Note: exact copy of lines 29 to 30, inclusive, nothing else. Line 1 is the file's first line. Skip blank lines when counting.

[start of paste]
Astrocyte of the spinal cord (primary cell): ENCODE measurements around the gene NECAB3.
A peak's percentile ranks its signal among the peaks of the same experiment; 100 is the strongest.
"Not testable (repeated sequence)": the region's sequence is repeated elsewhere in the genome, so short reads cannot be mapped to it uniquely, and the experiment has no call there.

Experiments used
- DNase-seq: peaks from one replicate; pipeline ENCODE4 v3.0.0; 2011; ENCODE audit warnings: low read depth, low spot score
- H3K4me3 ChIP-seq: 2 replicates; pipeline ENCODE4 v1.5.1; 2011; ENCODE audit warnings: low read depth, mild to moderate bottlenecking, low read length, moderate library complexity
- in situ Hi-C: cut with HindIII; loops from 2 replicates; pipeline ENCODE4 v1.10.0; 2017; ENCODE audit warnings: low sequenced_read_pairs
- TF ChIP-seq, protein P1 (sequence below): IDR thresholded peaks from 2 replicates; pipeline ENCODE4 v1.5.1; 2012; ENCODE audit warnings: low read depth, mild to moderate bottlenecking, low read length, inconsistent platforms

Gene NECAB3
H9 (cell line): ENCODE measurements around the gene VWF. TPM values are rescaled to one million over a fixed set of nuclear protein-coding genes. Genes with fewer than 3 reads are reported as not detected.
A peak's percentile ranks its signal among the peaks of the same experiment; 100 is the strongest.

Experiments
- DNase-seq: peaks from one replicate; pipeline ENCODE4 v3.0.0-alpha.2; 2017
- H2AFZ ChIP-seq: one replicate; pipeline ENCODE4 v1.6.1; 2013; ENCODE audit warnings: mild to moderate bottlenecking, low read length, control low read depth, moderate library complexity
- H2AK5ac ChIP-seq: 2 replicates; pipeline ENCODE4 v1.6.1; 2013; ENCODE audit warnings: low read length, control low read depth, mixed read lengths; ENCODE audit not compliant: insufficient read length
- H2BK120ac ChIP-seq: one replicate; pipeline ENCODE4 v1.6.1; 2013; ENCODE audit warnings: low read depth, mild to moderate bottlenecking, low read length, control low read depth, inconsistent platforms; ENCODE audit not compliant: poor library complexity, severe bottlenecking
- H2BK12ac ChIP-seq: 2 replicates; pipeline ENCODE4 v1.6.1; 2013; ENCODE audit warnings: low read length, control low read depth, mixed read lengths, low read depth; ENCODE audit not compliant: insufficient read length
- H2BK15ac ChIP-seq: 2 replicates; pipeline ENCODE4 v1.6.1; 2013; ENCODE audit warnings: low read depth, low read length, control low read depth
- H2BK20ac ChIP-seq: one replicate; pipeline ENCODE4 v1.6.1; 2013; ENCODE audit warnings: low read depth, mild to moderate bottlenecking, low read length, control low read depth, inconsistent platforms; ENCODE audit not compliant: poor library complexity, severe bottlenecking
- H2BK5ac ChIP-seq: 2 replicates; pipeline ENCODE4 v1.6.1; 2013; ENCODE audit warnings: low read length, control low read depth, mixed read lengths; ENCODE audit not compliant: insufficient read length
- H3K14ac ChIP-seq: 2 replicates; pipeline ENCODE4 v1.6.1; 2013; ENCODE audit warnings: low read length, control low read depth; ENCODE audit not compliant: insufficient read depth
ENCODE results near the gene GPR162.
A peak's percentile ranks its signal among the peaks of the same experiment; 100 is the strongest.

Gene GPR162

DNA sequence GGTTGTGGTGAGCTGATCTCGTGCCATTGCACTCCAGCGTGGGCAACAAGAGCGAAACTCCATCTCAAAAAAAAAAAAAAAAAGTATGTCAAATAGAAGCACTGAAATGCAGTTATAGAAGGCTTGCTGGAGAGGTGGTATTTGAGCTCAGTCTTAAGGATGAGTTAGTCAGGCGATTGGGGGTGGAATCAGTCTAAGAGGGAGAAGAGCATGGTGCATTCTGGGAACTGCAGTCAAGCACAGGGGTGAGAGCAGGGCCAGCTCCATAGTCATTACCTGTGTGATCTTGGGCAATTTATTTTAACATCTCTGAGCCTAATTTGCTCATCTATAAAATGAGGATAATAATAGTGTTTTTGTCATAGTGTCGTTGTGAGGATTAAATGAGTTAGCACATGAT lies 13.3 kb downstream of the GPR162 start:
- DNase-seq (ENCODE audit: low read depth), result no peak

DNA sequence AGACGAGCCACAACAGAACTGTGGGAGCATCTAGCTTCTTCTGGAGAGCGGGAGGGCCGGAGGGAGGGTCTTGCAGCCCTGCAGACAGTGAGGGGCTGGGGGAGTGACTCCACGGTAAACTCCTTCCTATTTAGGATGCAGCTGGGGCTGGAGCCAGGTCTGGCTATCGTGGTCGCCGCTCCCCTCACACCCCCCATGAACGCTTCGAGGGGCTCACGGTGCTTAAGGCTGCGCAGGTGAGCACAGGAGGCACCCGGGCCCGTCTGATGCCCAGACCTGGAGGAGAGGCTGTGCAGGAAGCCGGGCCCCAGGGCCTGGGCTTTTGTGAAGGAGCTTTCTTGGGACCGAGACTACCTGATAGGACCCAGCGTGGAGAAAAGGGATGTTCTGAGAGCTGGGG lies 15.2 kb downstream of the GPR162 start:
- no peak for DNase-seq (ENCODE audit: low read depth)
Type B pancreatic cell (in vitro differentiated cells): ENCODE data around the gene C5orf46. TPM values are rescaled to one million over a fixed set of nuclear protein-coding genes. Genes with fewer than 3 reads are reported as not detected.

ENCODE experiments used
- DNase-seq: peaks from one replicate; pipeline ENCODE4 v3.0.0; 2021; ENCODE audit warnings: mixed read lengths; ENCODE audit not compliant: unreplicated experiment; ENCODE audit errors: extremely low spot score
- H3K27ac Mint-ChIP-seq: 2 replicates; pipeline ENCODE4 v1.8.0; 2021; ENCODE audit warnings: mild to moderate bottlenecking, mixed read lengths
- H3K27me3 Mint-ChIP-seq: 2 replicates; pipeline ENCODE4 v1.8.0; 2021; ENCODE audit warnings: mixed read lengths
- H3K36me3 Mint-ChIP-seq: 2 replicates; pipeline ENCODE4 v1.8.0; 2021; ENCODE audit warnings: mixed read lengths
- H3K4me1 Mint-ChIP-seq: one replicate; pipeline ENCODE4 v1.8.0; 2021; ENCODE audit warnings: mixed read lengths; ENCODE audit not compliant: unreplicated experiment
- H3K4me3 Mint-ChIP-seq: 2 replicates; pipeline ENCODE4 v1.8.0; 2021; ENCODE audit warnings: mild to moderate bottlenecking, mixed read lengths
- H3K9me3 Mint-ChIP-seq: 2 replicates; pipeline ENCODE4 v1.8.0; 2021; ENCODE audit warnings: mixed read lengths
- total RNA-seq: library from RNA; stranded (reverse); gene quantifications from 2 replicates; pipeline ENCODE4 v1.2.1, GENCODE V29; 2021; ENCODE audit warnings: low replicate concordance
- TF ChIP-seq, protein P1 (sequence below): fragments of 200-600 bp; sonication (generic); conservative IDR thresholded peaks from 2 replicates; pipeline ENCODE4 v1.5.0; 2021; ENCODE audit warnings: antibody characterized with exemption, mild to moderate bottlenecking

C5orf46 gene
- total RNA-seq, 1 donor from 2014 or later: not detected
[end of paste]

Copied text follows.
Type B pancreatic cell (in vitro differentiated cells): ENCODE data around the gene C5orf46. TPM values are rescaled to one million over a fixed set of nuclear protein-coding genes. Genes with fewer than 3 reads are reported as not detected.

ENCODE experiments used